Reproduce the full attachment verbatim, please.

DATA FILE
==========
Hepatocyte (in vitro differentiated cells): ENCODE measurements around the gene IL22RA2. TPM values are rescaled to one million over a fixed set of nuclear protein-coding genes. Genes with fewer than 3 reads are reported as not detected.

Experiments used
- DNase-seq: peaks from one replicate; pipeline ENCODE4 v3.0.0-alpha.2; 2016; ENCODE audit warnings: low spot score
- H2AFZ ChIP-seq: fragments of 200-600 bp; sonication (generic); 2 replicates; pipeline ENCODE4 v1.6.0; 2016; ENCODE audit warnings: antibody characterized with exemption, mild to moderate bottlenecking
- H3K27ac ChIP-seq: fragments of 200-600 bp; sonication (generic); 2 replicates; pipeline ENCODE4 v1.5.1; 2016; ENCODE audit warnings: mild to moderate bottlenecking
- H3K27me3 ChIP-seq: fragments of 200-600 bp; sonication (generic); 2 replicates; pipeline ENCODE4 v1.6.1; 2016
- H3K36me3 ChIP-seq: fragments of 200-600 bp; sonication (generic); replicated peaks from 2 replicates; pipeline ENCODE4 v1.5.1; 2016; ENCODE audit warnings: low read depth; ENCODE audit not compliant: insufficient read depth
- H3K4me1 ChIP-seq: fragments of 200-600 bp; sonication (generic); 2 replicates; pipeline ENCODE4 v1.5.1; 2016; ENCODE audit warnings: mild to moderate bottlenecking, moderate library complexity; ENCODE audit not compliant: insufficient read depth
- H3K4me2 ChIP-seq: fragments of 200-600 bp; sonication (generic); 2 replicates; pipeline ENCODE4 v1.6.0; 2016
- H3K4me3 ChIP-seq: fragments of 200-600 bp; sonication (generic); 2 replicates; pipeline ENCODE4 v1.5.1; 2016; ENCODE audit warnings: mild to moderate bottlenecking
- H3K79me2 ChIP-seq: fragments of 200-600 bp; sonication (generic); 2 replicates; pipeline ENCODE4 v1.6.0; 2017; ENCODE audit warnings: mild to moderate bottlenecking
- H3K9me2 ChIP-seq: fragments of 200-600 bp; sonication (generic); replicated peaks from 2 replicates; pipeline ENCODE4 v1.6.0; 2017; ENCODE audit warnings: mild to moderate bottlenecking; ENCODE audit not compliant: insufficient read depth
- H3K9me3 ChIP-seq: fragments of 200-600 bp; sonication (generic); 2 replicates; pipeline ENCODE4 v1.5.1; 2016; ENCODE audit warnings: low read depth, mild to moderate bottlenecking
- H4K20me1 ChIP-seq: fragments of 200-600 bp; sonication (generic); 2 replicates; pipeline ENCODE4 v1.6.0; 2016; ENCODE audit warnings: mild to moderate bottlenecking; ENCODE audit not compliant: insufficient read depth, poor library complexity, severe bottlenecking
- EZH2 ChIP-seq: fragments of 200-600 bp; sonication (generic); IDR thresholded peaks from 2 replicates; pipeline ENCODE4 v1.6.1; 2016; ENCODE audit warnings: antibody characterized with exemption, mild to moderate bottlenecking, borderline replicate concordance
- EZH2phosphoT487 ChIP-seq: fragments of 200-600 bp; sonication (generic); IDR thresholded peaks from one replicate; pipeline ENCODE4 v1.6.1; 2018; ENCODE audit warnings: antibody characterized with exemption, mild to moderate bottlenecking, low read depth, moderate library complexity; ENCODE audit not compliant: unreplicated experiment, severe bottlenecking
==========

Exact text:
Hepatocyte (in vitro differentiated cells): ENCODE measurements around the gene IL22RA2. TPM values are rescaled to one million over a fixed set of nuclear protein-coding genes. Genes with fewer than 3 reads are reported as not detected.

Experiments used
- DNase-seq: peaks from one replicate; pipeline ENCODE4 v3.0.0-alpha.2; 2016; ENCODE audit warnings: low spot score
- H2AFZ ChIP-seq: fragments of 200-600 bp; sonication (generic); 2 replicates; pipeline ENCODE4 v1.6.0; 2016; ENCODE audit warnings: antibody characterized with exemption, mild to moderate bottlenecking
- H3K27ac ChIP-seq: fragments of 200-600 bp; sonication (generic); 2 replicates; pipeline ENCODE4 v1.5.1; 2016; ENCODE audit warnings: mild to moderate bottlenecking
- H3K27me3 ChIP-seq: fragments of 200-600 bp; sonication (generic); 2 replicates; pipeline ENCODE4 v1.6.1; 2016
- H3K36me3 ChIP-seq: fragments of 200-600 bp; sonication (generic); replicated peaks from 2 replicates; pipeline ENCODE4 v1.5.1; 2016; ENCODE audit warnings: low read depth; ENCODE audit not compliant: insufficient read depth
- H3K4me1 ChIP-seq: fragments of 200-600 bp; sonication (generic); 2 replicates; pipeline ENCODE4 v1.5.1; 2016; ENCODE audit warnings: mild to moderate bottlenecking, moderate library complexity; ENCODE audit not compliant: insufficient read depth
- H3K4me2 ChIP-seq: fragments of 200-600 bp; sonication (generic); 2 replicates; pipeline ENCODE4 v1.6.0; 2016
- H3K4me3 ChIP-seq: fragments of 200-600 bp; sonication (generic); 2 replicates; pipeline ENCODE4 v1.5.1; 2016; ENCODE audit warnings: mild to moderate bottlenecking
- H3K79me2 ChIP-seq: fragments of 200-600 bp; sonication (generic); 2 replicates; pipeline ENCODE4 v1.6.0; 2017; ENCODE audit warnings: mild to moderate bottlenecking
- H3K9me2 ChIP-seq: fragments of 200-600 bp; sonication (generic); replicated peaks from 2 replicates; pipeline ENCODE4 v1.6.0; 2017; ENCODE audit warnings: mild to moderate bottlenecking; ENCODE audit not compliant: insufficient read depth
- H3K9me3 ChIP-seq: fragments of 200-600 bp; sonication (generic); 2 replicates; pipeline ENCODE4 v1.5.1; 2016; ENCODE audit warnings: low read depth, mild to moderate bottlenecking
- H4K20me1 ChIP-seq: fragments of 200-600 bp; sonication (generic); 2 replicates; pipeline ENCODE4 v1.6.0; 2016; ENCODE audit warnings: mild to moderate bottlenecking; ENCODE audit not compliant: insufficient read depth, poor library complexity, severe bottlenecking
- EZH2 ChIP-seq: fragments of 200-600 bp; sonication (generic); IDR thresholded peaks from 2 replicates; pipeline ENCODE4 v1.6.1; 2016; ENCODE audit warnings: antibody characterized with exemption, mild to moderate bottlenecking, borderline replicate concordance
- EZH2phosphoT487 ChIP-seq: fragments of 200-600 bp; sonication (generic); IDR thresholded peaks from one replicate; pipeline ENCODE4 v1.6.1; 2018; ENCODE audit warnings: antibody characterized with exemption, mild to moderate bottlenecking, low read depth, moderate library complexity; ENCODE audit not compliant: unreplicated experiment, severe bottlenecking